By Liz | Published on March 11, 2021 | 12 Minute Read
“I don’t want to be ‘that’ parent,” was my opening line at the very first meeting I attended to try to get some additional support for my son at school, who was four and partway through the Autism diagnostic pathway at the time. I meant it too – as a new school Mum I wanted to blend in, possibly join the PTA. I wanted to be known as nice (achievable), respectable (achievable in my former work-wear with a good night’s sleep or enough slap to hide a bad one) and uncontroversial. I didn’t want to stand out as a pushy, pain-in-the-backside, eye-roll-inducing fire starter.
We’d had a pretty smooth path to diagnosis. My son’s nursery were the ones to kick-start the referral process to Paediatrics after raising their concerns with me and seeking my permission. Prior to that I’d had some initial suspicions but in my naivety I thought if there was ‘anything there’ it’d come out at school. Looking back, of course, all the signs were there but they were subtle. Added to that, Spud could count to 100, converse like an adult and recognise and name complex shapes at age two. It wasn’t until a teacher friend expressed her surprise at his abilities that I realised they were perhaps unusual. The nursery manager opened the conversation by telling me how clever Spud was and I nodded along, feeling slightly smug at my ability to spawn a child-genius. “But….” she continued.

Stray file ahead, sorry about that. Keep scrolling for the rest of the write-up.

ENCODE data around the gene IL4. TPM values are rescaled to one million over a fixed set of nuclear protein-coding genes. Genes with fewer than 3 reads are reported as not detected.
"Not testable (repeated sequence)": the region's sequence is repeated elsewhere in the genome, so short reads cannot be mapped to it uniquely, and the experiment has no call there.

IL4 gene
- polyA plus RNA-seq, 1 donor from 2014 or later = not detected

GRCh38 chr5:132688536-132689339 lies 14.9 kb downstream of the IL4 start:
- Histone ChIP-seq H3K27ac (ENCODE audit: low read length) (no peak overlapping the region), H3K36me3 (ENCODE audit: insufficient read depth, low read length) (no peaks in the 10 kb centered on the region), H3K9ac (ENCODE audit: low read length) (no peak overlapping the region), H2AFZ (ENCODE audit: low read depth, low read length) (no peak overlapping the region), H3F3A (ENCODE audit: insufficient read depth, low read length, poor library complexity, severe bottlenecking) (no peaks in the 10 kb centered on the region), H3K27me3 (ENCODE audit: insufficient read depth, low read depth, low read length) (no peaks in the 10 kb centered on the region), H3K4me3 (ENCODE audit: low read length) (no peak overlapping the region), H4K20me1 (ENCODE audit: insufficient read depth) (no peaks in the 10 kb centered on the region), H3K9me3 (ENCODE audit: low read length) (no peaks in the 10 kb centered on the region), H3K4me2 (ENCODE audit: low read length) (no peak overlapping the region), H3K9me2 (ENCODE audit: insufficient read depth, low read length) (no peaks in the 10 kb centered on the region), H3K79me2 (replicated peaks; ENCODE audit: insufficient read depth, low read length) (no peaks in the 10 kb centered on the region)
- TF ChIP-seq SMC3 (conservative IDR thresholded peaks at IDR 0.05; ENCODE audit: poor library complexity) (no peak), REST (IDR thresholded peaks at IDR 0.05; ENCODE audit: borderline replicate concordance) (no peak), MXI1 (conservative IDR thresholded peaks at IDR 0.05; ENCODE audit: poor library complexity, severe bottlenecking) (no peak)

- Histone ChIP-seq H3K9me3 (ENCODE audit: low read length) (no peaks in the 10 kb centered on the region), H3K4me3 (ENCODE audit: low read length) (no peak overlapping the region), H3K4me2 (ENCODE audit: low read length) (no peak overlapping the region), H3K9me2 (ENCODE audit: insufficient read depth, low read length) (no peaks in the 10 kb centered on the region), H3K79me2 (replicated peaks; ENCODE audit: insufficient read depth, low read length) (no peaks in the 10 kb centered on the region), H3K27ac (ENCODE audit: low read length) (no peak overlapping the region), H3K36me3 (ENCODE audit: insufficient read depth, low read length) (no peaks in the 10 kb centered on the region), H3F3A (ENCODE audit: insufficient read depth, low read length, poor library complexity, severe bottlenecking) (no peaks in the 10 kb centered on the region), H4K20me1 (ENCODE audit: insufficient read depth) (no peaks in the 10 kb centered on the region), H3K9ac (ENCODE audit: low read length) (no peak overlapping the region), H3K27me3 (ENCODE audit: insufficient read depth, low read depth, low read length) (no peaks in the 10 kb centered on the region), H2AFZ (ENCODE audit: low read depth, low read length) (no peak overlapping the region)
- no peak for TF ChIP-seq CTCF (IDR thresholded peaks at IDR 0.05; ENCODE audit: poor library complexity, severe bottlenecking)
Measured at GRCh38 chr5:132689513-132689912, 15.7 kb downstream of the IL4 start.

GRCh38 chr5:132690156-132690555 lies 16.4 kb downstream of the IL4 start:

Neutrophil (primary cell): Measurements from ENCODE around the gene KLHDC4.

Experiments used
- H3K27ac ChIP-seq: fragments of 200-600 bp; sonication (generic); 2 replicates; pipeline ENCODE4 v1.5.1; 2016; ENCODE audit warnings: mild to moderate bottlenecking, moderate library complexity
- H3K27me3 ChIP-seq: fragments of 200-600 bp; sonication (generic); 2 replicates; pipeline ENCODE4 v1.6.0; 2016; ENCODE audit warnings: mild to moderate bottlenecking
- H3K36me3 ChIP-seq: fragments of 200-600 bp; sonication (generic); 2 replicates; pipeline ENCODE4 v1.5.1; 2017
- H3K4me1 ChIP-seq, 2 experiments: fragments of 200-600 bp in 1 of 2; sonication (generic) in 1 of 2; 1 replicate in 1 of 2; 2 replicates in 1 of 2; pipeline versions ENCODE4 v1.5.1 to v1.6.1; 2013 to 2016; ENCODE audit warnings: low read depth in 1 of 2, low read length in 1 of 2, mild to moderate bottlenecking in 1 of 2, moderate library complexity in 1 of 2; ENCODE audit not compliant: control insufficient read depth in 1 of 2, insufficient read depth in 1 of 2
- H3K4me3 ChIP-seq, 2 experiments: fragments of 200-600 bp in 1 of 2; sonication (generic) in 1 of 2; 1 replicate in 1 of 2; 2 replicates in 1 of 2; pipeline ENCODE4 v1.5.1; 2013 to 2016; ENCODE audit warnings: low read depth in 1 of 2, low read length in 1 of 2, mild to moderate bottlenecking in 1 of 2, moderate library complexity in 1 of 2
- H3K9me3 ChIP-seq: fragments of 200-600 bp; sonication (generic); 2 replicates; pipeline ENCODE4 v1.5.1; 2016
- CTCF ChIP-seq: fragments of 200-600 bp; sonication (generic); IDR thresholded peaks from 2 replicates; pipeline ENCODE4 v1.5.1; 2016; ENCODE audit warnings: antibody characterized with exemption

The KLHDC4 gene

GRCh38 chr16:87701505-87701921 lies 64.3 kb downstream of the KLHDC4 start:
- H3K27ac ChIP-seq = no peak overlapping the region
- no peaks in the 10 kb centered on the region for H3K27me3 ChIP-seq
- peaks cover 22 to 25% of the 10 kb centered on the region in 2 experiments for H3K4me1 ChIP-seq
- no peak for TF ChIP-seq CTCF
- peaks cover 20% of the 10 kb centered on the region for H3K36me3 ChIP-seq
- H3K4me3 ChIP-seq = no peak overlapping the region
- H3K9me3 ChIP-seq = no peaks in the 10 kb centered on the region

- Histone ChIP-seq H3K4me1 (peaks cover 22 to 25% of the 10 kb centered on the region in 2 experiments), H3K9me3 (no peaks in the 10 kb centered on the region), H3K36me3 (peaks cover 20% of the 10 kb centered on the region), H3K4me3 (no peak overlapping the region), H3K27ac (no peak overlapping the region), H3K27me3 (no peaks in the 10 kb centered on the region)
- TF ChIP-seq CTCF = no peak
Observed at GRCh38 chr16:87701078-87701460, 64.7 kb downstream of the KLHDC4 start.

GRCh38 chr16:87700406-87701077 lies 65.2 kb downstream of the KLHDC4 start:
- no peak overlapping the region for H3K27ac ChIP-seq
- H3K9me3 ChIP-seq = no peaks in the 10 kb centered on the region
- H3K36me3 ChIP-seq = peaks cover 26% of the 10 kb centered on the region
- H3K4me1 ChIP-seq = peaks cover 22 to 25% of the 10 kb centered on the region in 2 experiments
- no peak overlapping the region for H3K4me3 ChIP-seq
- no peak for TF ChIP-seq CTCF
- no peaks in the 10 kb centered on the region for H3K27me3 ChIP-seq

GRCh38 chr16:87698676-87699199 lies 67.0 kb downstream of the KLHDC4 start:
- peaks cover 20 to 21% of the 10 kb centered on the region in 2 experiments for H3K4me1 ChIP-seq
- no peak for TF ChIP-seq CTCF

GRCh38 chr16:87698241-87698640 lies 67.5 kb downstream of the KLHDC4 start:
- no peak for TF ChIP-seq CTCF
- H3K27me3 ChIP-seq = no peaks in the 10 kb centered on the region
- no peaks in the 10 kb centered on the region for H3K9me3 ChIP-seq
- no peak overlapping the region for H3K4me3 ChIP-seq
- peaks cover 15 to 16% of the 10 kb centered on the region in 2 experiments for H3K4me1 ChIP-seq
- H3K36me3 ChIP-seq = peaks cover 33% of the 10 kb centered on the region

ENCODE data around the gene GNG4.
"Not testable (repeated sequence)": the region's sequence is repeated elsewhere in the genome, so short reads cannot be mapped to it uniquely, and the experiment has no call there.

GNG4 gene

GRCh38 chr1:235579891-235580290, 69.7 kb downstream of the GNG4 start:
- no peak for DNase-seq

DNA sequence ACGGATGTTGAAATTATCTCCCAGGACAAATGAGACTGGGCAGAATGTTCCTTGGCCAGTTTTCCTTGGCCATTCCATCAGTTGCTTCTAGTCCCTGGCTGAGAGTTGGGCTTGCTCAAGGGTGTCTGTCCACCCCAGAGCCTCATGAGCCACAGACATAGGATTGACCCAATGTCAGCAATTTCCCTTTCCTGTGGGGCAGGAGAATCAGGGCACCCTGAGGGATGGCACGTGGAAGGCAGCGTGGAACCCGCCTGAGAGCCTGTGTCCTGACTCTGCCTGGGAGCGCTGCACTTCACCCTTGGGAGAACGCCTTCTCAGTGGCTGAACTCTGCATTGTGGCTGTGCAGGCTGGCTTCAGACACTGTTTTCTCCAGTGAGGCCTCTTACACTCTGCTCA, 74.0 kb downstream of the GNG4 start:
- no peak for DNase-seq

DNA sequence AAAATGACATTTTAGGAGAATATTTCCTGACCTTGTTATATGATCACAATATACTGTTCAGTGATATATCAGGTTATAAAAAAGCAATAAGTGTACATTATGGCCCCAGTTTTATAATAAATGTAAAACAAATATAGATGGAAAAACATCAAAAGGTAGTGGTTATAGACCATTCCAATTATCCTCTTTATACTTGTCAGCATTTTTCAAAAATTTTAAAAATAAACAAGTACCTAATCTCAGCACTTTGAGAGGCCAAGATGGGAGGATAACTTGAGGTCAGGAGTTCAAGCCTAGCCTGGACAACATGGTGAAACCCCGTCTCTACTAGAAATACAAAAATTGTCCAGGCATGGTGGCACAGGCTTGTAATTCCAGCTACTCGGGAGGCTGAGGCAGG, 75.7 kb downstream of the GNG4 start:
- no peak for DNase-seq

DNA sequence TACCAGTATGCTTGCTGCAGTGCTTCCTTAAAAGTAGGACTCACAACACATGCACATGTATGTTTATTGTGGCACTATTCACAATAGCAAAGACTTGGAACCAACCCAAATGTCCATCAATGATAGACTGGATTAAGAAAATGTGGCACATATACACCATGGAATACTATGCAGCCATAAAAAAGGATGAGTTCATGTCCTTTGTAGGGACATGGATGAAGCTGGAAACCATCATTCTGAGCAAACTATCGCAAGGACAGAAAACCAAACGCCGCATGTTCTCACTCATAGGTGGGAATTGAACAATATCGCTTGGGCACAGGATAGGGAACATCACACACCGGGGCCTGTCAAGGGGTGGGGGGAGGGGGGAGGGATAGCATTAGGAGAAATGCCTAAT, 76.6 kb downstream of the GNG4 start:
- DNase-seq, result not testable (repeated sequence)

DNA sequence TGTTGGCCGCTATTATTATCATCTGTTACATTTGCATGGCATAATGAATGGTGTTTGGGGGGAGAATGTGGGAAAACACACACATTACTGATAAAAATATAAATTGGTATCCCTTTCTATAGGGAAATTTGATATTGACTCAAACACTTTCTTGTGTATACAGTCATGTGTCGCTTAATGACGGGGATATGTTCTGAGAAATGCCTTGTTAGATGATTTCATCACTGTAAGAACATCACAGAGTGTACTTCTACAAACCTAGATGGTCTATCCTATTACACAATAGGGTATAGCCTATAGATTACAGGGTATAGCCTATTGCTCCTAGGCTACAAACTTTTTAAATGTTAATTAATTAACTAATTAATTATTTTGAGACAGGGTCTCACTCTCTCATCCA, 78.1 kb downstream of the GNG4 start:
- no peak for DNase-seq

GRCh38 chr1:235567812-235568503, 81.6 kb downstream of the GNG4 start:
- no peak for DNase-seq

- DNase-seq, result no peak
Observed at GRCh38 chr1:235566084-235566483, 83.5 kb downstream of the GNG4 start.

She went on to gently raise her concerns about Spud’s struggles with things like social interaction and his distress at transitioning between activities. I asked her straight away if she thought Spud was Autistic, despite not knowing very much at all about Autism at that point. Mother’s instinct perhaps? The manager stumbled over her words, saying she didn’t like to ‘label’ children but it became clearer in the coming weeks that Autism was what the evidence was pointing towards. When I began to research I felt as though I was reading articles written specifically about my son.
The diagnostic process was fairly lengthy by virtue of the fact it was a multi-disciplinary, so there was the initial wait to see all the different professionals that would contribute their advice, then the wait for the panel meeting that took place at the end where a decision would be reached. But it wasn’t difficult - the appointments went smoothly, we were blessed with a thorough Paediatrician and a good set of contributing professionals, so by the time of the panel meeting enough evidence had been collated for a decision to be reached, meaning things didn’t drag any further on.
"When I began to research, I felt as though I was reading articles written specifically about my son."